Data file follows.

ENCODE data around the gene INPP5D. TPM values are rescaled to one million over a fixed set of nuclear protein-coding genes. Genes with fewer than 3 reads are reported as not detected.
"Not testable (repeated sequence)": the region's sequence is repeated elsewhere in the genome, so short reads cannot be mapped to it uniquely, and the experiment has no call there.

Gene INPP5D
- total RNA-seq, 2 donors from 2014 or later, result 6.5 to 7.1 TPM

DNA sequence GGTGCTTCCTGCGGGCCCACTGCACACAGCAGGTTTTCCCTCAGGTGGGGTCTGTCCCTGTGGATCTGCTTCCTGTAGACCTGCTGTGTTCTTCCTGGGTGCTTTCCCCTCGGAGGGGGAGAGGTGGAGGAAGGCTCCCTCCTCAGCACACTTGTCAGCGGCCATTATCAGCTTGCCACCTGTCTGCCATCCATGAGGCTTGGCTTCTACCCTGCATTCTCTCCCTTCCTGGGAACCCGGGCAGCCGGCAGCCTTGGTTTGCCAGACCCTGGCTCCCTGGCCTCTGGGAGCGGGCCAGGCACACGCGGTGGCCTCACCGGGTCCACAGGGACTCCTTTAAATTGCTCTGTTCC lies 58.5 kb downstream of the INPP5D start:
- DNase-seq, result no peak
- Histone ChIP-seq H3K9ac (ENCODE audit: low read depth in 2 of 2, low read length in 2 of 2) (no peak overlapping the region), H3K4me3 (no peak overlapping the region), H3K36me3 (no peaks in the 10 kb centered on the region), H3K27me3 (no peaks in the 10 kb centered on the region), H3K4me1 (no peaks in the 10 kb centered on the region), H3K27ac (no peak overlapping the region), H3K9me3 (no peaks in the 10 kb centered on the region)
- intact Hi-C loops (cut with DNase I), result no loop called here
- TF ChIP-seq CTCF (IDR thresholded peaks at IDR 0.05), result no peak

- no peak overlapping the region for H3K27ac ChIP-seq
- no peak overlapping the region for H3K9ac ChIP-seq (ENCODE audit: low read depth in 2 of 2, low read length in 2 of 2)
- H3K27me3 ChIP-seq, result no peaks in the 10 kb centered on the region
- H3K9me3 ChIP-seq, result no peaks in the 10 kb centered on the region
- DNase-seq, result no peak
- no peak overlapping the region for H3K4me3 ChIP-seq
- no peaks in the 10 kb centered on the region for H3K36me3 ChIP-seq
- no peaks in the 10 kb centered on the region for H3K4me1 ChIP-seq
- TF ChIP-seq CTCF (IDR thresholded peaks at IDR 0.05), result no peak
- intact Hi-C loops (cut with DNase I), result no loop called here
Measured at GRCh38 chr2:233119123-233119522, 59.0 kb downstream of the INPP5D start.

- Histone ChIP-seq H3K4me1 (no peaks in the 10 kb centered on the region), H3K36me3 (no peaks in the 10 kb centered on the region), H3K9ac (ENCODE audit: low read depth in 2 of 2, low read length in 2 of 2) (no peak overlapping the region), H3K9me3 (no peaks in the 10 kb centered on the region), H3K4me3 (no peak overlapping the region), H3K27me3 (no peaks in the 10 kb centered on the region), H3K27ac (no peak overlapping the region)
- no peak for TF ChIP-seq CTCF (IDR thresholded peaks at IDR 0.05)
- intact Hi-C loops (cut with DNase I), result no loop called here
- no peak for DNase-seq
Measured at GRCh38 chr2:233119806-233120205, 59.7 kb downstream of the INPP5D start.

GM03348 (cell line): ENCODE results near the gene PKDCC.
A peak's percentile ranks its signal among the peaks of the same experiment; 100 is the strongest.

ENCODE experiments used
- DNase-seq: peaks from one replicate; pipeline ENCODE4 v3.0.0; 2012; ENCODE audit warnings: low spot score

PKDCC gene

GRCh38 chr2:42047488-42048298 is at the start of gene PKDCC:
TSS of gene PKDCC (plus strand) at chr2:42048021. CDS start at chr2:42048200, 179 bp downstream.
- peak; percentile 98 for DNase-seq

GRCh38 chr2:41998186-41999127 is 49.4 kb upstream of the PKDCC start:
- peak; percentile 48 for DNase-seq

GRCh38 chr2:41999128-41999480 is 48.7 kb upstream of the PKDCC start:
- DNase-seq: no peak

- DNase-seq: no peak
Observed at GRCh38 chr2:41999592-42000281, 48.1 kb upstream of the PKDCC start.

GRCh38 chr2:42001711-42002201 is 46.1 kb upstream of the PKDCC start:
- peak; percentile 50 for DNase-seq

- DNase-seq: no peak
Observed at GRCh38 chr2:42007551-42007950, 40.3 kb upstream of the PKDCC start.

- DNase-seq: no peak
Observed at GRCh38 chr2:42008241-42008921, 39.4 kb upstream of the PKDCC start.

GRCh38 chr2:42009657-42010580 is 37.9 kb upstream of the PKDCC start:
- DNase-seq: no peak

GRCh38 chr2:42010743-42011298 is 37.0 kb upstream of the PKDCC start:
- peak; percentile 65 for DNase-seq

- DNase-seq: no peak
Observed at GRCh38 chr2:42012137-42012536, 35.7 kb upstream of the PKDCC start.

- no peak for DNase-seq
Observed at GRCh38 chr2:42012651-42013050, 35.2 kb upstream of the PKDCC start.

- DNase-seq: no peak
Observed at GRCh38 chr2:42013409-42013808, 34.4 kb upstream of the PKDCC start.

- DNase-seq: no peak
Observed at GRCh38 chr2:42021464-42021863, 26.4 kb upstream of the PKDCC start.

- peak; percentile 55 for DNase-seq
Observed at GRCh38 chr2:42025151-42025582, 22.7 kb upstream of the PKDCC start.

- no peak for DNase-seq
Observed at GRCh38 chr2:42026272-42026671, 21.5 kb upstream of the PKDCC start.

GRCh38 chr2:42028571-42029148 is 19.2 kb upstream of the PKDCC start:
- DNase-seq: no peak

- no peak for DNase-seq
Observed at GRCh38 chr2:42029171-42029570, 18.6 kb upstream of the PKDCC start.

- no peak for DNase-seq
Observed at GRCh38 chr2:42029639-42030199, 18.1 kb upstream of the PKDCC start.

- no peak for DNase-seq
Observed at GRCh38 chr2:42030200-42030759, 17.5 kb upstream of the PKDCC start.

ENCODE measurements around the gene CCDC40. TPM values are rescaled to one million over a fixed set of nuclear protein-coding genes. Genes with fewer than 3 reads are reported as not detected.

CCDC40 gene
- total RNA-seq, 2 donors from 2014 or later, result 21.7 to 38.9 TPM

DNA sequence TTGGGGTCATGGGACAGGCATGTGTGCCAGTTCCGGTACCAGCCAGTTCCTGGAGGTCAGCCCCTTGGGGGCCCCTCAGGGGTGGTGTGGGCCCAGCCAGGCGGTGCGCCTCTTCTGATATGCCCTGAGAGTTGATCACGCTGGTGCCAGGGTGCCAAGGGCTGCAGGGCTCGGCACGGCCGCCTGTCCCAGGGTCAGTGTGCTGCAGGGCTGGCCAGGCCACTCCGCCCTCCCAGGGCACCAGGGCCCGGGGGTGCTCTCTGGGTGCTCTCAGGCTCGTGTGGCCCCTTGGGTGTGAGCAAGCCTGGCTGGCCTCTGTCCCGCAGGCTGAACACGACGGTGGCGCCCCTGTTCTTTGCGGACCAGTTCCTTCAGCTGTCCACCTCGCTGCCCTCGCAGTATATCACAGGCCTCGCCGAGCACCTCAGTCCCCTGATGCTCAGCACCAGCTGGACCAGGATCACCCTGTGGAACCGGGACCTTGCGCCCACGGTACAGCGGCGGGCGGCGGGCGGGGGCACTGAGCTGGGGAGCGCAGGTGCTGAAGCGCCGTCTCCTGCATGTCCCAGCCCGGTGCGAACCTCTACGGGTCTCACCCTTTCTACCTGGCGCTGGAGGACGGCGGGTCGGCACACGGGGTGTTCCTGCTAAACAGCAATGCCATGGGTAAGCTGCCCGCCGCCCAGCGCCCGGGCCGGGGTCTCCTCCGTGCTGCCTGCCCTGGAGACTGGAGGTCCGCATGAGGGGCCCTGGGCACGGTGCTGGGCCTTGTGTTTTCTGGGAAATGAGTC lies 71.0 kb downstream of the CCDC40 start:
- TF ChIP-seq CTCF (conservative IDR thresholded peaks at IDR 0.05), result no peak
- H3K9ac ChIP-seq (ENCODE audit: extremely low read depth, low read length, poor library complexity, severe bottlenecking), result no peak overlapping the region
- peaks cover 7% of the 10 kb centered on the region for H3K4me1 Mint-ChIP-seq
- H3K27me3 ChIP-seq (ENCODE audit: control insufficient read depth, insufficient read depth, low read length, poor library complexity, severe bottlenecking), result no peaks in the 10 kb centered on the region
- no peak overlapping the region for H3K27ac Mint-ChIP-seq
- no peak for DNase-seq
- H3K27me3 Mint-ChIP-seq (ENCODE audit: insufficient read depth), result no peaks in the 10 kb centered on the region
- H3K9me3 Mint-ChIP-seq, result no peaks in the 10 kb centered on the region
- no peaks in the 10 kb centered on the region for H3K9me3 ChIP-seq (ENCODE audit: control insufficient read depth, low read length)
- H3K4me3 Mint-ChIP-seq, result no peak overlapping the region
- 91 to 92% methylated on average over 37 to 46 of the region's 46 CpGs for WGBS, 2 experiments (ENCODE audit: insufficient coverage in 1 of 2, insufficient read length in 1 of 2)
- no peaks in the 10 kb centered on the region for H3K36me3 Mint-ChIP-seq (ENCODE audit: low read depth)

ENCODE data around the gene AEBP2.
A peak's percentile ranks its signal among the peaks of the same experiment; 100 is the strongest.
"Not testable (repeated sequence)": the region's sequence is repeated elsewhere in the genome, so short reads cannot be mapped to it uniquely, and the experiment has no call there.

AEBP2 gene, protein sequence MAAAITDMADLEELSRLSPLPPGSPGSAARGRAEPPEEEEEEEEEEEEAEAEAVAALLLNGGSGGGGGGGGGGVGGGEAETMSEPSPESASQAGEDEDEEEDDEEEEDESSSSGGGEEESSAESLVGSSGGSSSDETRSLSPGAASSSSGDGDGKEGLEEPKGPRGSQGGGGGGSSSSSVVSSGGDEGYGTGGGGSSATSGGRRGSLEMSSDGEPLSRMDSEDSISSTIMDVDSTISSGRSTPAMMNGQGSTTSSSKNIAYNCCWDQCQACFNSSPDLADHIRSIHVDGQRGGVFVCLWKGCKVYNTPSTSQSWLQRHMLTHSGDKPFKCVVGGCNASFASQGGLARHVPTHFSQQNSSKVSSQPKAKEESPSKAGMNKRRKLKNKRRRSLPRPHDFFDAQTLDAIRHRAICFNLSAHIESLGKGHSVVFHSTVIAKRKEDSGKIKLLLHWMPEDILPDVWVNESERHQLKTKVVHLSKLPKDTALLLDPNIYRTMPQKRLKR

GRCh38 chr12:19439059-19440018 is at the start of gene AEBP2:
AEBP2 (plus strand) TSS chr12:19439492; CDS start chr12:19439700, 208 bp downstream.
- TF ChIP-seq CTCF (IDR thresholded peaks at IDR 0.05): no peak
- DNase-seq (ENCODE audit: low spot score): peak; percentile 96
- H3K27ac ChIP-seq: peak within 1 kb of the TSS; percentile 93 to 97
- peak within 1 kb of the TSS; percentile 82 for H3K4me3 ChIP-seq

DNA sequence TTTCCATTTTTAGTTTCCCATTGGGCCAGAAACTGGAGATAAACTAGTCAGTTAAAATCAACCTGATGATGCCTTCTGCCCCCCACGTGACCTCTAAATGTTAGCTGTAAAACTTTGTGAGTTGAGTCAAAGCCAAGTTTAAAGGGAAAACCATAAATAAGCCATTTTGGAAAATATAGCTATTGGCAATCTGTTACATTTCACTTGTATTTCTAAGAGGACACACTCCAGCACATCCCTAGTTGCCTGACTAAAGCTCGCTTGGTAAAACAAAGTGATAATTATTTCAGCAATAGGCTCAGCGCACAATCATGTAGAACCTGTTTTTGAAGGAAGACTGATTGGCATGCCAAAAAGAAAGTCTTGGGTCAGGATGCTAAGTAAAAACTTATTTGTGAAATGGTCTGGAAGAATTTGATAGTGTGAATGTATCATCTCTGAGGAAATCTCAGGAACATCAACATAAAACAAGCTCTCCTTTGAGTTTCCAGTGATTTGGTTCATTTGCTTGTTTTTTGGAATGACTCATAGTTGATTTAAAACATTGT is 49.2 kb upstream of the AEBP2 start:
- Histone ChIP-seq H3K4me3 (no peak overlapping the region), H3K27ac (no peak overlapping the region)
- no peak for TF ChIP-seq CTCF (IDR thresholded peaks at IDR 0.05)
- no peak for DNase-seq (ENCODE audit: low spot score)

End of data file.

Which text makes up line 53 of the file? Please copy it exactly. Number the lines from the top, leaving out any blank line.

Observed at GRCh38 chr2:42012651-42013050, 35.2 kb upstream of the PKDCC start.